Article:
Modified Ser side chain

+X" + H


Hist Ser Tyr



Figure. 1-3: Inhibition of acetylcholinesterase by an organcphosphorus


Reactivators (Antidotes) of AChE

Despite considerable effort taken in design of antidotes

(particularly by the military ever since the development of Tabun in

Germany in 1937) no fully satisfactory therapeutic or prophylactic

agents have yet been devised.2 One of the most effective reactivation

nuclecphiles yet found is pyridine-aldoxime methiodide, or 2-PAM. It

illustrates rational drug design based on a knowledge of enzyme

mechanism. The military has considerable interest in prophylactic as

well as therapeutic agents, the former intended for protection of

personnel in the event that nerve agent attack appears imminent.

Design of antidotes has focused on essentially two ways to counter

the toxicity of organophosphorus derivatives, namely (1) blocking the

cholinergic effects of the elevated acetylcholine levels, and (2)

reducing those levels. So far no single compound acting in either of

these ways has proved completely satisfactory. Efforts to achieve

reduction of the elevated levels of acetylcholine induced by the

organophosphorus nerve agents have largely focused on the development of

nucleophilic agents that can reactivate inhibited AChE by cleaving the

bond attaching the phosphoryl group to the serine hydroxyl at the active


A large number of nucleophilic agents were prepared and tested in

the early 1950s; two groups, hydroxamic acids and oximes, emerged as

promising reactivators. With respect to hydroxamic acid, the effective

nucleophile is hydroxamate anion, at physiological pH. However, the

oximes appeared to offer more promise than hydroxamic acids. The

prototype agent for this purpose is an oxime derivative, 2-

pyridinealdoxime methiodide (1, 2-PAM) or methyl methylsulfonate (P2S),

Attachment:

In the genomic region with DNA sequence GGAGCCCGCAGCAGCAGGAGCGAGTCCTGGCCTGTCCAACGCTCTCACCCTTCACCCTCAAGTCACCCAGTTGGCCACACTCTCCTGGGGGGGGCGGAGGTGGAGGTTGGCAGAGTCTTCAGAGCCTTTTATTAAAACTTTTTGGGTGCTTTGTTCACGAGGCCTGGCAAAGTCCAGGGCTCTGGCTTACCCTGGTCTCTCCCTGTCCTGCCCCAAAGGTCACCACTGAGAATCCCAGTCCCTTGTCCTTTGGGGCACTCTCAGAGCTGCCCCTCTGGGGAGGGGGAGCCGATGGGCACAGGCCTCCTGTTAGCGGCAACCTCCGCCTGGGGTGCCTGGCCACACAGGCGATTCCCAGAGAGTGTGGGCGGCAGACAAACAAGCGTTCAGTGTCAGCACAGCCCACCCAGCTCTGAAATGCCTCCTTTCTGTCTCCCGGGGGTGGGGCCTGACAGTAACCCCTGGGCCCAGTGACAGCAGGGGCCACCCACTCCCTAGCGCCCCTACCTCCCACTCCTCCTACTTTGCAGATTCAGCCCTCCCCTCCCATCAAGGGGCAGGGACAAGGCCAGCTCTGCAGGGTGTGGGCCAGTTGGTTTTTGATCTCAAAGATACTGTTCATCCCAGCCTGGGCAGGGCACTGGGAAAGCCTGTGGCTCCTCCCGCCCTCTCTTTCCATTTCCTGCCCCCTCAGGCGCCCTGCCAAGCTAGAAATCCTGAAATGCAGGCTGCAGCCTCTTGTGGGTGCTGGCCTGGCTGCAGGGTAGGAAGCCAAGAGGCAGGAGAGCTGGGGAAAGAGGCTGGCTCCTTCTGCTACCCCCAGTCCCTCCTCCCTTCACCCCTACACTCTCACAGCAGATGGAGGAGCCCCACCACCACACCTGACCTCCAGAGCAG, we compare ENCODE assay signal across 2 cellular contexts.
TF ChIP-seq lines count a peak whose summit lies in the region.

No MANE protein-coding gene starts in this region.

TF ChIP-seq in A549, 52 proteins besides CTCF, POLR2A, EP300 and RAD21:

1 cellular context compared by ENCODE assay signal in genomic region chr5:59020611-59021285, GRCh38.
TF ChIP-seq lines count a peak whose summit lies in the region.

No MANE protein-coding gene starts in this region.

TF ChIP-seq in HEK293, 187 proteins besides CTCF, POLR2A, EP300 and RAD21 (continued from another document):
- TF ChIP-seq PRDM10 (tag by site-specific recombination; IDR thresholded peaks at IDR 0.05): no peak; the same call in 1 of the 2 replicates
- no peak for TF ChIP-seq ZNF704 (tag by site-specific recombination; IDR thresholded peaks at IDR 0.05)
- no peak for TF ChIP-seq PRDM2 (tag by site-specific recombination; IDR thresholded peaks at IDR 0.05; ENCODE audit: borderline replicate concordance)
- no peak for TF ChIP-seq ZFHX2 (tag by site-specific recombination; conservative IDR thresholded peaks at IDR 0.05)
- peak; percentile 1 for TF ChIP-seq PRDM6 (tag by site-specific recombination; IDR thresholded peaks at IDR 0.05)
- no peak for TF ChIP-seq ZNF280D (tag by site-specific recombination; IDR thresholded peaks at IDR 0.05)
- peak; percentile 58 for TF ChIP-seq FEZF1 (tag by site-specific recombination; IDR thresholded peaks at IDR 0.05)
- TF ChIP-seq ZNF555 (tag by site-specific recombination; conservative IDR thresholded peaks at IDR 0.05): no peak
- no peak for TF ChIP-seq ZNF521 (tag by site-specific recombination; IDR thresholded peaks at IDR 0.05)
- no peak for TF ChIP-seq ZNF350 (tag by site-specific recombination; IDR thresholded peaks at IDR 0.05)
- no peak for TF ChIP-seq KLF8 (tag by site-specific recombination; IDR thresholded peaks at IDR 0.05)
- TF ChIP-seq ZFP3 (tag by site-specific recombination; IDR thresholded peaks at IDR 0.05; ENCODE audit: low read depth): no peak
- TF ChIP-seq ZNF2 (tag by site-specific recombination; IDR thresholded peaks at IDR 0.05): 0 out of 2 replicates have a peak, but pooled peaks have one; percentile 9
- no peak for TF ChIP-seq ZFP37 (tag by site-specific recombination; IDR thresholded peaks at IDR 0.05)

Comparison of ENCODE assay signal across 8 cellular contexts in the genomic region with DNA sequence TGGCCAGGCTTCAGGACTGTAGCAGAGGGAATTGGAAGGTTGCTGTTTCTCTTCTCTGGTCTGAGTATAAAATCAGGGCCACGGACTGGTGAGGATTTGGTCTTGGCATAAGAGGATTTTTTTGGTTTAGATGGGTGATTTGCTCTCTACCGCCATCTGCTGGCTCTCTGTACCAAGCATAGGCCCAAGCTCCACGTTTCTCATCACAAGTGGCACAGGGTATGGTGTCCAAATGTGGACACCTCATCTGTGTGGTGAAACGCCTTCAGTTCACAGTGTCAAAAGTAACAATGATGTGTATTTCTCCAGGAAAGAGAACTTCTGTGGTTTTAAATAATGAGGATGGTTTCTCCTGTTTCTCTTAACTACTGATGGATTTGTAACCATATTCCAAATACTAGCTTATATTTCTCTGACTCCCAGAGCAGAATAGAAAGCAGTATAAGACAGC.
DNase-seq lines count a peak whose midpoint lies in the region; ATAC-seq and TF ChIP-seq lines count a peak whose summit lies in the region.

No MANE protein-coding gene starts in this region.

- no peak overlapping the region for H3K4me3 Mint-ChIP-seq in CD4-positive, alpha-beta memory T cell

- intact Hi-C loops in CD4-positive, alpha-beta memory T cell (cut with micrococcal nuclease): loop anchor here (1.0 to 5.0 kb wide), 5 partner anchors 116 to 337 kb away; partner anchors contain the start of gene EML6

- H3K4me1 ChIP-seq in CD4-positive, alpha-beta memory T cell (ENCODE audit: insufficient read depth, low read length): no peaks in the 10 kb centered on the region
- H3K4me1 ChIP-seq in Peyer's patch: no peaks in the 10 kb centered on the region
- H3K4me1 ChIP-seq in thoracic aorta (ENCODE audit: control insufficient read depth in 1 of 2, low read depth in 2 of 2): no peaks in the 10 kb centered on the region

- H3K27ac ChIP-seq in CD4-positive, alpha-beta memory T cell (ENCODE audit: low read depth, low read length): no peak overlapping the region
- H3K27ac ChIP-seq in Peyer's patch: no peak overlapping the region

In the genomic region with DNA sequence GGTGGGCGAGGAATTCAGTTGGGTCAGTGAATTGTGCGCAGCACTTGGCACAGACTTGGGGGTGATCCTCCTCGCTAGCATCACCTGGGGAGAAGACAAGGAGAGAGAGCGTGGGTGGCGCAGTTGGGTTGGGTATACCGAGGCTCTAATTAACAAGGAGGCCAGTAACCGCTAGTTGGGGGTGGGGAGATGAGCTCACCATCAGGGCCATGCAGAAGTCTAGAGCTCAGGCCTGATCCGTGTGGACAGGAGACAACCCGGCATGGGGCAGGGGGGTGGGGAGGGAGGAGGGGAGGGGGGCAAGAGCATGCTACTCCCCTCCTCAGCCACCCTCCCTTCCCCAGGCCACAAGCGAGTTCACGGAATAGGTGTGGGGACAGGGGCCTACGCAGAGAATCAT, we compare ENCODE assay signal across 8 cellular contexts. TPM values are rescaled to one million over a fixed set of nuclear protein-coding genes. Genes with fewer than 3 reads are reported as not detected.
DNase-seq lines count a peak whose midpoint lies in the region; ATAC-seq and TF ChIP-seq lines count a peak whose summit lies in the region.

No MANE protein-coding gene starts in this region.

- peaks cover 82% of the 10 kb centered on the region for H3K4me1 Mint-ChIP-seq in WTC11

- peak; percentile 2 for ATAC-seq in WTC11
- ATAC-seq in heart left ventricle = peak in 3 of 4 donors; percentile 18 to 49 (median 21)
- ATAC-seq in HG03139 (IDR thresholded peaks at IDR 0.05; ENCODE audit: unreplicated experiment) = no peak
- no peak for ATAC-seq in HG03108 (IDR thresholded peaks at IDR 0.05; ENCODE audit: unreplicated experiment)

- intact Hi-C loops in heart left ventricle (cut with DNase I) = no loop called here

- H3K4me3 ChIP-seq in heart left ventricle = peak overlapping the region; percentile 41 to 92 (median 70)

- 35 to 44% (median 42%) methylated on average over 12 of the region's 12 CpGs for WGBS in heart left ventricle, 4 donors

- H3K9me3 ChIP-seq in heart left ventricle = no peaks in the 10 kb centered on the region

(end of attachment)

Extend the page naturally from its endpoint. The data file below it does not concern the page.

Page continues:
designed some years ago by Wilson et al.4 Since then structure-

activity relationship among the huge number of analogues of 2-PAM that

have been prepared have been studied, Obidoxine C(,Toxogonin) has been

found to be somewhat more effective in reactivating AChE in animals.



2-PAM (1) Obidoxime (2)

A hypothetical picture of the way in which 2-PAM may reactivate

inhibited enzyme is presented in Figure 1-4. ihe pyridinium ion

complexes with carboxylate anion at the anionic site, anchoring the

oximino anion in position to displace the phosphorus ester group from

the electrostatic site. The tyrosine and the histamine residues

possibly assist in the displacement. It should be noted that

reactivation with 2-PAM requires the anti-isamer of 2-PAM; the anti-syn

interconversion is a very facile process that may occur in the oximate

form at the enzyme level.5


Hist Ser Tyr Glu






0- p-
I .
+ R





p- OH


Figure 1-4: Reactivation of inhibited AChE by a conventional oxime




2-PAM chloride, in conjunction with atropine, has generally been

adopted in the United States for treatment of poisoning by

organcphosphorus esters, whereas Obidoxime is preferred in same European

countries and the methasulfonate salt of 2-PAM (P2S) in others.

However, a major drawback of all available nuclecphilic reactivators is

that they cannot reactivate aced enzyme,

Acina of Inhibited Acetvlcholinesterase

It is generally accepted that after an organaphasphate reacts with

the AChE, a process of aging of the inhibited AChE will take place.6

This aging is due to the transformation of the inhibited enzyme from a

form which can be relatively easily reactivated by appropriate

nucleophiles, to one which cannot be dephosphorylated at all. The time

required for aging depends very much on the type of organophosphates

involved. Thus AChE inhibited by DFP is transformed into the non-

reactivatable form in several hours. In contrast, aging due to Saman